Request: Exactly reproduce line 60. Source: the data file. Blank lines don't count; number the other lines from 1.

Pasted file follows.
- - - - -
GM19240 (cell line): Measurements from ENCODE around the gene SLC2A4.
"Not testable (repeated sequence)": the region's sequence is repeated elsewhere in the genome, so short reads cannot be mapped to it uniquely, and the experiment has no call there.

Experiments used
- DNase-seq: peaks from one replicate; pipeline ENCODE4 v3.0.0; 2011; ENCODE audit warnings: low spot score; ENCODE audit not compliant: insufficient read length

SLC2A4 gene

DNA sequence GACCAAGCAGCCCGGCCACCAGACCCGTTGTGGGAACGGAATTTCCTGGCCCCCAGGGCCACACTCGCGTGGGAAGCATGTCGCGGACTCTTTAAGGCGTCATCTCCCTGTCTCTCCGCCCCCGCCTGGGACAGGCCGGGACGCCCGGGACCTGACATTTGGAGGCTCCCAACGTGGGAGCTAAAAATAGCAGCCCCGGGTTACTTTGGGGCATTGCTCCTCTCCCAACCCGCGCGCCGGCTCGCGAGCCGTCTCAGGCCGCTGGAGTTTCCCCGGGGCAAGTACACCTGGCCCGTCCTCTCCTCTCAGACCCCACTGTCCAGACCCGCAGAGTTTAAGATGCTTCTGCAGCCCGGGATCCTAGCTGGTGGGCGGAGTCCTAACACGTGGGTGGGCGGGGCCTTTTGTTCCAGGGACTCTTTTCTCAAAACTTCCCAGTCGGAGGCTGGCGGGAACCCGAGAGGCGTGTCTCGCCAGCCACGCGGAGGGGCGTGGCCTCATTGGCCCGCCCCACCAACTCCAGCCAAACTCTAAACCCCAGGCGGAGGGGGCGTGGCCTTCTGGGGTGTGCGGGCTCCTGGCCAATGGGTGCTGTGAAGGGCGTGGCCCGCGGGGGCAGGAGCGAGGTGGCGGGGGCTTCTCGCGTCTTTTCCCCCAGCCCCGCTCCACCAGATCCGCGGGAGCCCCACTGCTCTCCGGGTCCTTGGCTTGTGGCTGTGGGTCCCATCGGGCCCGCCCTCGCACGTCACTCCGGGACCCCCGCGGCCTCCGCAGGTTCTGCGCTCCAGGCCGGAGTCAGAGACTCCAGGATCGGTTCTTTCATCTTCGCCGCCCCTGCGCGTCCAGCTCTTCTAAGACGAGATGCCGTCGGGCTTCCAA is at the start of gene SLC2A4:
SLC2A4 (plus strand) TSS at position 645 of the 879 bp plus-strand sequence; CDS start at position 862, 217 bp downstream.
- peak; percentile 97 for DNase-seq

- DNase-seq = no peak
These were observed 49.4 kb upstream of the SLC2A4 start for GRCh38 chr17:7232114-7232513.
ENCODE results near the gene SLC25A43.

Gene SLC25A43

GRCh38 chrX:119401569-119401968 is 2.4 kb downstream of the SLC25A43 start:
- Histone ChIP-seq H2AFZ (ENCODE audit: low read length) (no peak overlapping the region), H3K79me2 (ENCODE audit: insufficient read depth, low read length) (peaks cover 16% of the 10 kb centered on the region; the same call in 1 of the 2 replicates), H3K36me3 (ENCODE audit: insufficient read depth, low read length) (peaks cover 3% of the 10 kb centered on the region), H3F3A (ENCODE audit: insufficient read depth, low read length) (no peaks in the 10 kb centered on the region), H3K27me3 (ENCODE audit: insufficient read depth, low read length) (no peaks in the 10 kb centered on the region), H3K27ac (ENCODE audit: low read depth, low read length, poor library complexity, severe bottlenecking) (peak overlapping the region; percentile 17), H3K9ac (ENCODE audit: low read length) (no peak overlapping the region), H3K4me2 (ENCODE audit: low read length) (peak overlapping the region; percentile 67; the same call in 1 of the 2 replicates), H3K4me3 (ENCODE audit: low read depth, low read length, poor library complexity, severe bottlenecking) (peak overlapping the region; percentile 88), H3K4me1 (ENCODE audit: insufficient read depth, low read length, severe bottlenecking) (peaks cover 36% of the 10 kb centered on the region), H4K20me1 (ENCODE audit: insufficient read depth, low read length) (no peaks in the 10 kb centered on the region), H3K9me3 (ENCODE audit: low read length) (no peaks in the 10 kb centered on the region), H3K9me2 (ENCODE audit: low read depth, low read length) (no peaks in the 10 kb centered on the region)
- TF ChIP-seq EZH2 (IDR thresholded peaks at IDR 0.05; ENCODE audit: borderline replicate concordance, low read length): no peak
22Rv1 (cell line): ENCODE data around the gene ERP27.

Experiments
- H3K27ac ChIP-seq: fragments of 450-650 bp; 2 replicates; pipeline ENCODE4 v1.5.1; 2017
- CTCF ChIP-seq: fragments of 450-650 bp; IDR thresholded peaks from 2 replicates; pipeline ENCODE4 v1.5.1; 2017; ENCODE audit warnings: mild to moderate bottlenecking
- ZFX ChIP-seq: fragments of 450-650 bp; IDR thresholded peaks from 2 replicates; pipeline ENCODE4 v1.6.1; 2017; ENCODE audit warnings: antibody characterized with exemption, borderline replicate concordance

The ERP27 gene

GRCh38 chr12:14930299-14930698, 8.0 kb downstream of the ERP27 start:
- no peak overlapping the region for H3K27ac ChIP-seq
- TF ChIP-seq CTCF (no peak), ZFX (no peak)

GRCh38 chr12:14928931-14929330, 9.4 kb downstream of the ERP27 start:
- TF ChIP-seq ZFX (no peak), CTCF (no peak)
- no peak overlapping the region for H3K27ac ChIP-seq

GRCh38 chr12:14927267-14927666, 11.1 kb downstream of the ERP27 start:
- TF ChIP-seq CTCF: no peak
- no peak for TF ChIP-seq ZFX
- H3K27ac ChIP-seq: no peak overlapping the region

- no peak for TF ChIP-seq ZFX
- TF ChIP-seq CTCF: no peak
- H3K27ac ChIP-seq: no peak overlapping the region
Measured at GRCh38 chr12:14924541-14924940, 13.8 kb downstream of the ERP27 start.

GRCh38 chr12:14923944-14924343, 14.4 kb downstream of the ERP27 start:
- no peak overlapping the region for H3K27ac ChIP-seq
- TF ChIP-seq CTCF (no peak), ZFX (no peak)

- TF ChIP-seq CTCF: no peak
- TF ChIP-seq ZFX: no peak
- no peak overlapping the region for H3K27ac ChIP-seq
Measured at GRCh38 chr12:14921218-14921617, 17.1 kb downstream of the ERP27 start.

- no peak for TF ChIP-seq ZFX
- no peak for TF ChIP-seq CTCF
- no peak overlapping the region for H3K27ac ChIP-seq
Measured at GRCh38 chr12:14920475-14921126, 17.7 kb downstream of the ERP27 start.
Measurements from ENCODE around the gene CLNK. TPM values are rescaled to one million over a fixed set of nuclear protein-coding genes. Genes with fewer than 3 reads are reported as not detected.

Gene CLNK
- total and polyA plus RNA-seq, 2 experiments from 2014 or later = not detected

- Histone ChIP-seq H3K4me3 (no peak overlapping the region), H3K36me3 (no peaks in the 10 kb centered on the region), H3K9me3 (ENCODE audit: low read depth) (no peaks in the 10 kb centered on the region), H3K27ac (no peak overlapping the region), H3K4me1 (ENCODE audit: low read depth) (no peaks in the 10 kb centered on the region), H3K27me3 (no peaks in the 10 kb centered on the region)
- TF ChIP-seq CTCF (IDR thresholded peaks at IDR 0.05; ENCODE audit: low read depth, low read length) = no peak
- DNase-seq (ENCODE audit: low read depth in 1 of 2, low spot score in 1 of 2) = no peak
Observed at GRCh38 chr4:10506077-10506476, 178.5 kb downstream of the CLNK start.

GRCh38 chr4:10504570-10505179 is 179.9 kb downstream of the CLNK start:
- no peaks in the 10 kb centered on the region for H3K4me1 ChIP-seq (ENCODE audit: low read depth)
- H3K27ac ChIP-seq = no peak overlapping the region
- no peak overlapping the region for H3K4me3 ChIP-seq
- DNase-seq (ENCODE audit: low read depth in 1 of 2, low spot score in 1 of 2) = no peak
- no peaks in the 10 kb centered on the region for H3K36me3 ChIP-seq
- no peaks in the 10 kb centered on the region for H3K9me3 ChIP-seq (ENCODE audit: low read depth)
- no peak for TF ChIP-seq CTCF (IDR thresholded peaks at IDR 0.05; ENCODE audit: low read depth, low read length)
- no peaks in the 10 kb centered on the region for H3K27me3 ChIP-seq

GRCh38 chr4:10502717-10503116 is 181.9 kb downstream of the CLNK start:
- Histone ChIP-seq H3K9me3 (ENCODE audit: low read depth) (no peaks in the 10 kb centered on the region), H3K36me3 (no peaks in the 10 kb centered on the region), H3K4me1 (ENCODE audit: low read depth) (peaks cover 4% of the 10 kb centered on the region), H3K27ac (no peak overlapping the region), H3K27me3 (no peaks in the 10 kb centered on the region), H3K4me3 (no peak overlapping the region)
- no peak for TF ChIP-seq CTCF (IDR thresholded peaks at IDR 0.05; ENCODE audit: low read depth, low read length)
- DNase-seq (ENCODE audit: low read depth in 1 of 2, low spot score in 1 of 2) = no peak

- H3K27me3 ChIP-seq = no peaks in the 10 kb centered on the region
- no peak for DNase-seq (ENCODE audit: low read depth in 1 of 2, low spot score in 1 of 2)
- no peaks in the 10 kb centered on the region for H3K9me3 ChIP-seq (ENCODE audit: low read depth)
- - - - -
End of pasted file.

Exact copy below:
- no peaks in the 10 kb centered on the region for H3K9me3 ChIP-seq (ENCODE audit: low read depth)